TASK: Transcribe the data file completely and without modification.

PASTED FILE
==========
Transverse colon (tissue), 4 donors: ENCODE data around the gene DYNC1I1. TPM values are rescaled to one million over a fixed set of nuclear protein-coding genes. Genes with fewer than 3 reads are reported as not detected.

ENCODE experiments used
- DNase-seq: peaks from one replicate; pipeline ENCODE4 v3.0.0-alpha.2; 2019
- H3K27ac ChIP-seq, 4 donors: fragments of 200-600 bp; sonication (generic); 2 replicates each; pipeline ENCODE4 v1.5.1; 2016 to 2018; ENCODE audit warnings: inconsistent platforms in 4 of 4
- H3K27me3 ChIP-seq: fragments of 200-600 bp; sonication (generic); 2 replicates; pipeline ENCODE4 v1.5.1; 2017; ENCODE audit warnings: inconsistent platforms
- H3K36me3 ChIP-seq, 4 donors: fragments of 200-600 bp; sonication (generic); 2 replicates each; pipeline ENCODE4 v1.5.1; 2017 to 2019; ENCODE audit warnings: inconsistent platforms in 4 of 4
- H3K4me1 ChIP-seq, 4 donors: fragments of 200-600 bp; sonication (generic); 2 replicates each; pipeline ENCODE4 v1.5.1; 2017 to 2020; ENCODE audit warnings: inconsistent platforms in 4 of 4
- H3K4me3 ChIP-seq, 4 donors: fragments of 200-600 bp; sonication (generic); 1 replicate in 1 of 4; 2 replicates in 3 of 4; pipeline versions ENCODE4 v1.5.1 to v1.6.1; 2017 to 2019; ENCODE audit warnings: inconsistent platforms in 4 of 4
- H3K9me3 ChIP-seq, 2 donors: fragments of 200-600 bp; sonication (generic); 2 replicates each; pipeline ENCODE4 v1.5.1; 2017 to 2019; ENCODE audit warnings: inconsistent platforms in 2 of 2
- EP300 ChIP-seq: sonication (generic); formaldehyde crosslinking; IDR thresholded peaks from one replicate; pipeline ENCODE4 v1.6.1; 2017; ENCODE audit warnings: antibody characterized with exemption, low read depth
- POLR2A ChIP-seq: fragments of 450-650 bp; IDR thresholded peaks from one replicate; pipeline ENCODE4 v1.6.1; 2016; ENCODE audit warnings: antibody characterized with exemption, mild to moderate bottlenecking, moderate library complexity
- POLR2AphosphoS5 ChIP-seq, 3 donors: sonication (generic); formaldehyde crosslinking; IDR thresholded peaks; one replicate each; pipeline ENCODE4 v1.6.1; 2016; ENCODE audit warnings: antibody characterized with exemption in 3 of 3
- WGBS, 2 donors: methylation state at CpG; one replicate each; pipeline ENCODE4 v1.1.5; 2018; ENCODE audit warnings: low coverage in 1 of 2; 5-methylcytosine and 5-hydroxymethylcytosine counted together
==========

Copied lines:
Transverse colon (tissue), 4 donors: ENCODE data around the gene DYNC1I1. TPM values are rescaled to one million over a fixed set of nuclear protein-coding genes. Genes with fewer than 3 reads are reported as not detected.

ENCODE experiments used
- DNase-seq: peaks from one replicate; pipeline ENCODE4 v3.0.0-alpha.2; 2019
- H3K27ac ChIP-seq, 4 donors: fragments of 200-600 bp; sonication (generic); 2 replicates each; pipeline ENCODE4 v1.5.1; 2016 to 2018; ENCODE audit warnings: inconsistent platforms in 4 of 4
- H3K27me3 ChIP-seq: fragments of 200-600 bp; sonication (generic); 2 replicates; pipeline ENCODE4 v1.5.1; 2017; ENCODE audit warnings: inconsistent platforms
- H3K36me3 ChIP-seq, 4 donors: fragments of 200-600 bp; sonication (generic); 2 replicates each; pipeline ENCODE4 v1.5.1; 2017 to 2019; ENCODE audit warnings: inconsistent platforms in 4 of 4
- H3K4me1 ChIP-seq, 4 donors: fragments of 200-600 bp; sonication (generic); 2 replicates each; pipeline ENCODE4 v1.5.1; 2017 to 2020; ENCODE audit warnings: inconsistent platforms in 4 of 4
- H3K4me3 ChIP-seq, 4 donors: fragments of 200-600 bp; sonication (generic); 1 replicate in 1 of 4; 2 replicates in 3 of 4; pipeline versions ENCODE4 v1.5.1 to v1.6.1; 2017 to 2019; ENCODE audit warnings: inconsistent platforms in 4 of 4
- H3K9me3 ChIP-seq, 2 donors: fragments of 200-600 bp; sonication (generic); 2 replicates each; pipeline ENCODE4 v1.5.1; 2017 to 2019; ENCODE audit warnings: inconsistent platforms in 2 of 2
- EP300 ChIP-seq: sonication (generic); formaldehyde crosslinking; IDR thresholded peaks from one replicate; pipeline ENCODE4 v1.6.1; 2017; ENCODE audit warnings: antibody characterized with exemption, low read depth
- POLR2A ChIP-seq: fragments of 450-650 bp; IDR thresholded peaks from one replicate; pipeline ENCODE4 v1.6.1; 2016; ENCODE audit warnings: antibody characterized with exemption, mild to moderate bottlenecking, moderate library complexity
- POLR2AphosphoS5 ChIP-seq, 3 donors: sonication (generic); formaldehyde crosslinking; IDR thresholded peaks; one replicate each; pipeline ENCODE4 v1.6.1; 2016; ENCODE audit warnings: antibody characterized with exemption in 3 of 3
- WGBS, 2 donors: methylation state at CpG; one replicate each; pipeline ENCODE4 v1.1.5; 2018; ENCODE audit warnings: low coverage in 1 of 2; 5-methylcytosine and 5-hydroxymethylcytosine counted together